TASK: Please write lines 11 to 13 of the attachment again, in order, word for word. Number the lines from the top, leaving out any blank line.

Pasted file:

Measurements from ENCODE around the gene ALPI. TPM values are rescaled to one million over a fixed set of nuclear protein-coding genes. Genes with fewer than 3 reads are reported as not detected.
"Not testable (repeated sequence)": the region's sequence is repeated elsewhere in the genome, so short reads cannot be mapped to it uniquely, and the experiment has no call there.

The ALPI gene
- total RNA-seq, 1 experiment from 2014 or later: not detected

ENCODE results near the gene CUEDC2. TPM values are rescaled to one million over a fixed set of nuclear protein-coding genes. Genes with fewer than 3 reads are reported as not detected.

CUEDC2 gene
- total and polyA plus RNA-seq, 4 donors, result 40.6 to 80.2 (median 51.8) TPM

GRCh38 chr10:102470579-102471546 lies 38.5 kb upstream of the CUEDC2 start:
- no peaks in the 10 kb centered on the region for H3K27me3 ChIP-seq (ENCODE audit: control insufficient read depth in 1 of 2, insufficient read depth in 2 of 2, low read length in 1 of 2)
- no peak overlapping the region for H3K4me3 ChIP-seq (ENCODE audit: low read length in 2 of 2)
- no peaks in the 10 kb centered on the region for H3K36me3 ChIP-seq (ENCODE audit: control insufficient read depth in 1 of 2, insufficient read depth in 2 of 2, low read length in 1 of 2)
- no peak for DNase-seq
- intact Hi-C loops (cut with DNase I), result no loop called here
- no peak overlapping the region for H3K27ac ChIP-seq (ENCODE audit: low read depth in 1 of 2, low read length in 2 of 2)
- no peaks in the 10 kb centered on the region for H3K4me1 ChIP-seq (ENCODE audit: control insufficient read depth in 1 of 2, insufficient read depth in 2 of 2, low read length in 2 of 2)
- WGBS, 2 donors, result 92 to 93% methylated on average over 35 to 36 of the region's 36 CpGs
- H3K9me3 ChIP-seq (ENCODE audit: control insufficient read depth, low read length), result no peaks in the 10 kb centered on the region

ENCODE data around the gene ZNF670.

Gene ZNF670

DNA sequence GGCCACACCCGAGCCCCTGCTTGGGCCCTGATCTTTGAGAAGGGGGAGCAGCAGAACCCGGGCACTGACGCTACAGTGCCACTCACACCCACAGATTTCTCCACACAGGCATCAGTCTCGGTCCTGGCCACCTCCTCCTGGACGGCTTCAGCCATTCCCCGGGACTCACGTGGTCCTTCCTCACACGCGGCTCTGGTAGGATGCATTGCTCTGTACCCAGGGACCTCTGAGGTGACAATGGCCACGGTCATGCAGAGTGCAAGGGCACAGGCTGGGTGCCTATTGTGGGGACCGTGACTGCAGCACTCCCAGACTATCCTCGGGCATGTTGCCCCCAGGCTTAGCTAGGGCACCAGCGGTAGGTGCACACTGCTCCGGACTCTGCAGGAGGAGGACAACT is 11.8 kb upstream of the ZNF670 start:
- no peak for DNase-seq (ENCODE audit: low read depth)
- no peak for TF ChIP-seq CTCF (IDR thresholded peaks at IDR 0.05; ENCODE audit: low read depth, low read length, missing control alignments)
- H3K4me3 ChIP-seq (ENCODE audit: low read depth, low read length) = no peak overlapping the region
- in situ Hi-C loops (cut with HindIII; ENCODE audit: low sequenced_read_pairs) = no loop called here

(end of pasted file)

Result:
- no peaks in the 10 kb centered on the region for H3K36me3 ChIP-seq (ENCODE audit: control insufficient read depth in 1 of 2, insufficient read depth in 2 of 2, low read length in 1 of 2)
- no peak for DNase-seq
- intact Hi-C loops (cut with DNase I), result no loop called here